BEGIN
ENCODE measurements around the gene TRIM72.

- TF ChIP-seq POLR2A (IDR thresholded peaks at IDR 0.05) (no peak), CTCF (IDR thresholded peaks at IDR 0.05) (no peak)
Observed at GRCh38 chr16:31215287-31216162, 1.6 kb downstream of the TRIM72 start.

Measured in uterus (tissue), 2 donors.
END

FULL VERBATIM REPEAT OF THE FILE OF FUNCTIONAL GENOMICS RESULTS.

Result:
ENCODE measurements around the gene TRIM72.

- TF ChIP-seq POLR2A (IDR thresholded peaks at IDR 0.05) (no peak), CTCF (IDR thresholded peaks at IDR 0.05) (no peak)
Observed at GRCh38 chr16:31215287-31216162, 1.6 kb downstream of the TRIM72 start.

Measured in uterus (tissue), 2 donors.